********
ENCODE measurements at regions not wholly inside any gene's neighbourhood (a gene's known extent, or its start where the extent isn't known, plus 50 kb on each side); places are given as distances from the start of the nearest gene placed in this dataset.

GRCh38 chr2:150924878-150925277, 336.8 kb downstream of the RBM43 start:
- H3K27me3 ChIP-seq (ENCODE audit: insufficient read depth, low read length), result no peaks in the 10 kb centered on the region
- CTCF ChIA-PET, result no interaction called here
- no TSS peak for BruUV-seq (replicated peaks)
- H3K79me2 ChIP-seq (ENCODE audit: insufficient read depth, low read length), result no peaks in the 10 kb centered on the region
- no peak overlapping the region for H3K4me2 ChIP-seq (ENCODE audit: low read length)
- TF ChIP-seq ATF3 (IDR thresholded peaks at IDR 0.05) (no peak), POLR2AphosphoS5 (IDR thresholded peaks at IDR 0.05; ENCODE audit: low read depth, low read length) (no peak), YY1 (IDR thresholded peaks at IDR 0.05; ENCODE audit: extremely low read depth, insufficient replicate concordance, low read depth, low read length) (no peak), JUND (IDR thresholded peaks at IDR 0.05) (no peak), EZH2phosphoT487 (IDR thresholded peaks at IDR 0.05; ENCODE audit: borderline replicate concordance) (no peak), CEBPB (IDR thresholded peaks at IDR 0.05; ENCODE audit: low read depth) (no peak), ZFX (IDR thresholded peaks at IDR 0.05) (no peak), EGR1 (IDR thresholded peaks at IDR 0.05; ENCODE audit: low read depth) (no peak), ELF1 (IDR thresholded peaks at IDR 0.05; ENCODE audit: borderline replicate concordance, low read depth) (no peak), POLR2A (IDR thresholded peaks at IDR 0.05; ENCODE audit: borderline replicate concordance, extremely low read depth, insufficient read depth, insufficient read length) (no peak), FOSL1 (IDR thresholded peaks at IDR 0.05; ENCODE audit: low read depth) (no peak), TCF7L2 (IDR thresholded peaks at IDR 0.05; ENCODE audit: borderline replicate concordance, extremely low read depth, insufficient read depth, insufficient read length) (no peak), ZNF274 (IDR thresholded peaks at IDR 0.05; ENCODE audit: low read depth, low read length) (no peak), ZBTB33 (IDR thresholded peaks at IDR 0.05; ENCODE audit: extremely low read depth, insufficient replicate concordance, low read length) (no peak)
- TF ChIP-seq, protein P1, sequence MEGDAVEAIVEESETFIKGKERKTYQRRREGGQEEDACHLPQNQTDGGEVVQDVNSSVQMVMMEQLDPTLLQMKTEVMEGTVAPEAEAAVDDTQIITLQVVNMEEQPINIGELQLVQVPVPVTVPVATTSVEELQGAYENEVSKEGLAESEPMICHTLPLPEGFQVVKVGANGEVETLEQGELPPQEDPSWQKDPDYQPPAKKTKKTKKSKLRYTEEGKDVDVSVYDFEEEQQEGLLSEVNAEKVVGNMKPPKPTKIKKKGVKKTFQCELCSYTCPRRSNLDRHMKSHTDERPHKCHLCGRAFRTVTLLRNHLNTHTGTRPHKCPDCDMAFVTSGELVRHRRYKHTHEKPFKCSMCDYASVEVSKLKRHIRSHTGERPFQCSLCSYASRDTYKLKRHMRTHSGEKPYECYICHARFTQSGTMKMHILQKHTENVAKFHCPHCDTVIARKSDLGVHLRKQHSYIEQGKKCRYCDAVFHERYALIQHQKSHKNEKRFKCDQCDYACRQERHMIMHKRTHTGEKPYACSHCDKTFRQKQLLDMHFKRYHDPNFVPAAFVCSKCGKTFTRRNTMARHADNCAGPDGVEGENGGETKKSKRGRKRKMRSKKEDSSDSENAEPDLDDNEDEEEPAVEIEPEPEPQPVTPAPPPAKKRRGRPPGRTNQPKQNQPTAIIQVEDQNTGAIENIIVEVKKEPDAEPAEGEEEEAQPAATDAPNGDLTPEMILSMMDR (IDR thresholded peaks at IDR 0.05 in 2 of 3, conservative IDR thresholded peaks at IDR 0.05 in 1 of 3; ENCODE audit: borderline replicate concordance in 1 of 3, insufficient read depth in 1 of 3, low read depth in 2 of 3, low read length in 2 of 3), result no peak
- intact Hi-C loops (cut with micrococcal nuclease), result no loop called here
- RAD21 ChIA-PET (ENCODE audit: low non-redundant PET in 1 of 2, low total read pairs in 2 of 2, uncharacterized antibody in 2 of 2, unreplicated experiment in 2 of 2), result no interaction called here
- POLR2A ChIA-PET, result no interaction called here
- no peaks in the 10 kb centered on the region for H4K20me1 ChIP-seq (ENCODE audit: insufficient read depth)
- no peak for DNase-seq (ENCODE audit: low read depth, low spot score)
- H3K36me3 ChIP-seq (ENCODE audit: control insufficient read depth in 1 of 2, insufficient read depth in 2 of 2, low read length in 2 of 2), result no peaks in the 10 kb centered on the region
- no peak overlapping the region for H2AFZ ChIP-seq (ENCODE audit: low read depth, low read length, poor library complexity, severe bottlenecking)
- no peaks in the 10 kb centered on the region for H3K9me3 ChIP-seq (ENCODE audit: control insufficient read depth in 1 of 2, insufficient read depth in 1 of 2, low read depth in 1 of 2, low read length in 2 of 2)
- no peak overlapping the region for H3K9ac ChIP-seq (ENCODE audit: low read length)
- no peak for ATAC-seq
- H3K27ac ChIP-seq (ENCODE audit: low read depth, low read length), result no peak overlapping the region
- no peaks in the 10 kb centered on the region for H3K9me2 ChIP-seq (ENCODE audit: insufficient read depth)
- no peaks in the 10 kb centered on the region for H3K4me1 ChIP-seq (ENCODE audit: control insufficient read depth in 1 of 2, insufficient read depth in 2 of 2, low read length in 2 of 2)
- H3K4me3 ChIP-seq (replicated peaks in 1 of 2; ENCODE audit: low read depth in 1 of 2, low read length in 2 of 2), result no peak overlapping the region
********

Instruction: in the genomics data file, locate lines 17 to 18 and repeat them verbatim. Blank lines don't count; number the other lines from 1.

- no peaks in the 10 kb centered on the region for H3K9me3 ChIP-seq (ENCODE audit: control insufficient read depth in 1 of 2, insufficient read depth in 1 of 2, low read depth in 1 of 2, low read length in 2 of 2)
- no peak overlapping the region for H3K9ac ChIP-seq (ENCODE audit: low read length)